Muscat: A casual weekend for Saif Abdul Latif ended up in a surprise of sorts rescuing a stranded turtle amidst a heap of plastic waste.
Saif had decided to go on a fishing expedition with Hilal al Batashi, his friend, off the Muscat coast, on Saturday.
He noticed something floating over the water which was slowly moving towards their boat after cruising almost 100km from the Marina Bandar Al Rowdha to the deep sea.
They had ventured into the sea hoping to spot some yellowfin tuna, considered as a prized catch.
Saif said they generally spot a school of fish under such floating objects. To his surprise, when they reached close to the object, they realized it was a turtle, slowly swimming towards their boat, hoping to grab their attention.
“I was so surprised and excited to see the giant turtle swimming towards us. Though sea turtles are common towards the deep sea, they don’t generally come close to boats. When we brought our boat closer, we realized the turtle was tangled in plastic waste and was not able to swim properly. I felt like it was seeking help and decided to intervene,” said Saif.
With the help of Hilal, Saif managed to get the turtle onto the boat. The turtle’s head and legs were tangled in a thick plastic sack and was not able to swim freely.
The turtle’s head and legs were tangled in a thick plastic sack and was not able to swim freely.
“The turtle seemed exhausted. It must have been in this position, stuck for weeks on end without food. It took almost 45 minutes to patiently untangle the plastic sack without hurting the turtle. When we finally released her back to the sea, the turtle stayed close to the boat a little more while before disappearing back to the depths of the sea,” Saif added.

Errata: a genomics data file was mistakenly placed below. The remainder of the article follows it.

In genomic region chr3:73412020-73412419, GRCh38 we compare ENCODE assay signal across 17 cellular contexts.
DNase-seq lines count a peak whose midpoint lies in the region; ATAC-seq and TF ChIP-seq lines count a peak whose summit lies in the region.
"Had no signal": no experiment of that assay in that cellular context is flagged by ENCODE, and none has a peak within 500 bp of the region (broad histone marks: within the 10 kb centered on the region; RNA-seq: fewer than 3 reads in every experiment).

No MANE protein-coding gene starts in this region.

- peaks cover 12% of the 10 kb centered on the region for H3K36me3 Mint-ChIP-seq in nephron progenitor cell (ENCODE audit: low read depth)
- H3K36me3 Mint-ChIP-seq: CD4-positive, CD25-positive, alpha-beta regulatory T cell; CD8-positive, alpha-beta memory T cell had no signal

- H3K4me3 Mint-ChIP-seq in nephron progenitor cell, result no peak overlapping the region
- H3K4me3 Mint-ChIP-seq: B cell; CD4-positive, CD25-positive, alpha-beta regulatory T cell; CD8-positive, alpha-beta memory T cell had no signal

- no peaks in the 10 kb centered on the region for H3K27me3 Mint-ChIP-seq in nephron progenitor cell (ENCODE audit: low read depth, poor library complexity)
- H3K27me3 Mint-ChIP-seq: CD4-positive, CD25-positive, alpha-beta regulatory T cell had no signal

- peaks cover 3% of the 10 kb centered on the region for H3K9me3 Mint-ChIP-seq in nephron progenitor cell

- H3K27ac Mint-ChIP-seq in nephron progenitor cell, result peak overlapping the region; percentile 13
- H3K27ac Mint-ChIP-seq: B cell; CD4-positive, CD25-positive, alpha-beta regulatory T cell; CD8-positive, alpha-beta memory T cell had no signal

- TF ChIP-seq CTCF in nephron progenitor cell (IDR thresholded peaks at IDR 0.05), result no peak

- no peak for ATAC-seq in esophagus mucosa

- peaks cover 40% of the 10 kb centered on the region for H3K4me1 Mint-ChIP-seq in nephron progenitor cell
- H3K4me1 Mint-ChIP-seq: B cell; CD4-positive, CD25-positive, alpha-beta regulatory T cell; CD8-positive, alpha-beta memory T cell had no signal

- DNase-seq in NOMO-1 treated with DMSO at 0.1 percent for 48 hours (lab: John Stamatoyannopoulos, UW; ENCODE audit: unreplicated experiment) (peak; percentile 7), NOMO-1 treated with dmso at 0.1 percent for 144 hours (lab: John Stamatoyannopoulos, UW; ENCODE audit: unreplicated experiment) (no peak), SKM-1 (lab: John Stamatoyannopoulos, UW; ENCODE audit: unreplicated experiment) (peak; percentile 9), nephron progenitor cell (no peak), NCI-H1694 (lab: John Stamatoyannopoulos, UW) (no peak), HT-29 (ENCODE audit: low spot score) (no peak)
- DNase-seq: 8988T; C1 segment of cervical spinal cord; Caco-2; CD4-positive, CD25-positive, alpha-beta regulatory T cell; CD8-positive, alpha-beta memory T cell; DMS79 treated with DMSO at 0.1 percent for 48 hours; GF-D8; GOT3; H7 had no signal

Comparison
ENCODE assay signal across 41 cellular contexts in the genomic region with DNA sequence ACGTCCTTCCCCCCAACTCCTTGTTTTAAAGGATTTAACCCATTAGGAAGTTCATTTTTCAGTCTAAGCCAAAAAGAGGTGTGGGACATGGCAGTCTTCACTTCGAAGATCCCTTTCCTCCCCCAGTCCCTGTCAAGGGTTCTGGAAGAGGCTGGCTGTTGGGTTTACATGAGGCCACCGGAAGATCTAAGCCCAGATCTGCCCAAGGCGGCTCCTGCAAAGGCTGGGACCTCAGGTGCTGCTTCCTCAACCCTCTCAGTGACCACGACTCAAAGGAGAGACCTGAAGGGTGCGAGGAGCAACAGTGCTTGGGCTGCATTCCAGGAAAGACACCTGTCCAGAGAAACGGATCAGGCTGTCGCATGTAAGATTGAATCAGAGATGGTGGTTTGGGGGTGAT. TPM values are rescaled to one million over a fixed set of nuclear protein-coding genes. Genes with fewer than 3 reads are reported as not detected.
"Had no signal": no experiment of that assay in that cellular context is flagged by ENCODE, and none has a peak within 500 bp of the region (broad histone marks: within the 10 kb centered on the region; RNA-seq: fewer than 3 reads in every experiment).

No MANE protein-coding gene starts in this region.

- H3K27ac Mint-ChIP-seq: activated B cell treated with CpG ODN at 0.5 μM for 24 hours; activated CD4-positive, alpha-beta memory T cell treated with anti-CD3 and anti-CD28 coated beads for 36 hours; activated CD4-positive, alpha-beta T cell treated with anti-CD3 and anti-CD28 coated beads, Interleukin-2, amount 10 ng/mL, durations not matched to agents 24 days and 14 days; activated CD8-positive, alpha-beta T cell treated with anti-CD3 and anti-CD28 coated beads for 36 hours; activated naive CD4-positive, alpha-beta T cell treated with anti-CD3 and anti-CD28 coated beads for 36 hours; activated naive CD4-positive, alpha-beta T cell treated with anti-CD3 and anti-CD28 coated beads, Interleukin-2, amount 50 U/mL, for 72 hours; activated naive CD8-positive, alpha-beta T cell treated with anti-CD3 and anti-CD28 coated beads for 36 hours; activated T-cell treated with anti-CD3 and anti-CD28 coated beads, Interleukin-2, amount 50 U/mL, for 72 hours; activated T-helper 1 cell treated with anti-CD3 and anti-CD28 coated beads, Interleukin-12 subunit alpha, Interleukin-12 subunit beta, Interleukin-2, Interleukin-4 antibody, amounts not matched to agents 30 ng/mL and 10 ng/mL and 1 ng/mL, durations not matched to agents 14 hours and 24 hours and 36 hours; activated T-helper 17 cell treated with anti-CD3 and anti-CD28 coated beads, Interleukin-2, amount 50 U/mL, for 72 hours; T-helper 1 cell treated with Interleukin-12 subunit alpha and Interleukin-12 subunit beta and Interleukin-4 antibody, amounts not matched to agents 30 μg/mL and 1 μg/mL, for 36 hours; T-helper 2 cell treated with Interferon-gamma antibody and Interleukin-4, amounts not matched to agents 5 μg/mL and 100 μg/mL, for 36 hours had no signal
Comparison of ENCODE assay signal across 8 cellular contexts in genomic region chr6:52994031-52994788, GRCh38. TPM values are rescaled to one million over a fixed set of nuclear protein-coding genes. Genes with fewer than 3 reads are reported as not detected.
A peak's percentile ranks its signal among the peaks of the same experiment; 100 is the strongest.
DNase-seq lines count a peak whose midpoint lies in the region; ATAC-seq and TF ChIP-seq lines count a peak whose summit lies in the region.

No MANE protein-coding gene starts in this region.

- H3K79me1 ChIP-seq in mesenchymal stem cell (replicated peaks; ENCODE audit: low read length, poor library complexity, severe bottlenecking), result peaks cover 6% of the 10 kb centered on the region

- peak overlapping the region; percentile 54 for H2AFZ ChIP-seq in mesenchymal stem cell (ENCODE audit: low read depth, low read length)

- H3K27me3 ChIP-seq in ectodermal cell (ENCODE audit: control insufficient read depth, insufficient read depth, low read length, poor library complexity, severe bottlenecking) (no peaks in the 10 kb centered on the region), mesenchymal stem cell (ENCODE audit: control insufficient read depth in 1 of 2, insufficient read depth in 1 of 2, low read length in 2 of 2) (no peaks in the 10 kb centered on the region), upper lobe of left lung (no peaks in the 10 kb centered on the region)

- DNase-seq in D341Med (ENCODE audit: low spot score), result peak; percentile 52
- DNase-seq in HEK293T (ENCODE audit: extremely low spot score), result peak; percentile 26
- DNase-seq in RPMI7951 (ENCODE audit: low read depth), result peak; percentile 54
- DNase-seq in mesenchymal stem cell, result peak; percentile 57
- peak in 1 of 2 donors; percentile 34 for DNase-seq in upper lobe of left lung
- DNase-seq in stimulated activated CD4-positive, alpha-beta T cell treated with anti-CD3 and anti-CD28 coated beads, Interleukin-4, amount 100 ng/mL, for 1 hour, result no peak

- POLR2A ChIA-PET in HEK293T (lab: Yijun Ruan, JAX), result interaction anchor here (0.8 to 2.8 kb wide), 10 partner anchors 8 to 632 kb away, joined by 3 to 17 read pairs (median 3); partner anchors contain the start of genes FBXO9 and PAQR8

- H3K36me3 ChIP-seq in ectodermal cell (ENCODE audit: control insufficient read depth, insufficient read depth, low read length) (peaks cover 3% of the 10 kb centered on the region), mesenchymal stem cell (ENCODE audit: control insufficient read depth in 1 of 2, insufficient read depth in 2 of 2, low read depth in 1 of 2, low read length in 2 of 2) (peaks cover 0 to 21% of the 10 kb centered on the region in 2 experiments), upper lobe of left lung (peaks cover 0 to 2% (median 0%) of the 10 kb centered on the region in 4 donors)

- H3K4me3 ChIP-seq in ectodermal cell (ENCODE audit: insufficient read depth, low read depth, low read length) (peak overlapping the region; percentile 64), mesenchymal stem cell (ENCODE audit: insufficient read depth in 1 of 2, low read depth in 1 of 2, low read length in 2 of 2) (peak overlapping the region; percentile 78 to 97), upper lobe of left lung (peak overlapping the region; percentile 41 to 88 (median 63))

Hilal al Batashi said the turtle was lucky because they spotted it and saved it on time.
“While cruising across the sea, we see many dead turtles and dolphins stranded in plastic. Whenever we venture into the sea, we try our best to clean up the plastic waste. We urge everyone to stop dumping plastic into the ocean. Even a small mask is enough to kill a turtle,” he added.
Sea turtles are witnesses and victims of the high level of plastic pollution in the sea. Oman’s seas are home to five of the seven species of turtles found in the world, four of which nest on the shores of the Sultanate.
The Green Turtle, Loggerhead Turtle, Hawksbill Turtle, and the Olive Turtle are commonly seen in Oman while the Leatherback Turtle visits the Sultanate’s beaches for searching food only.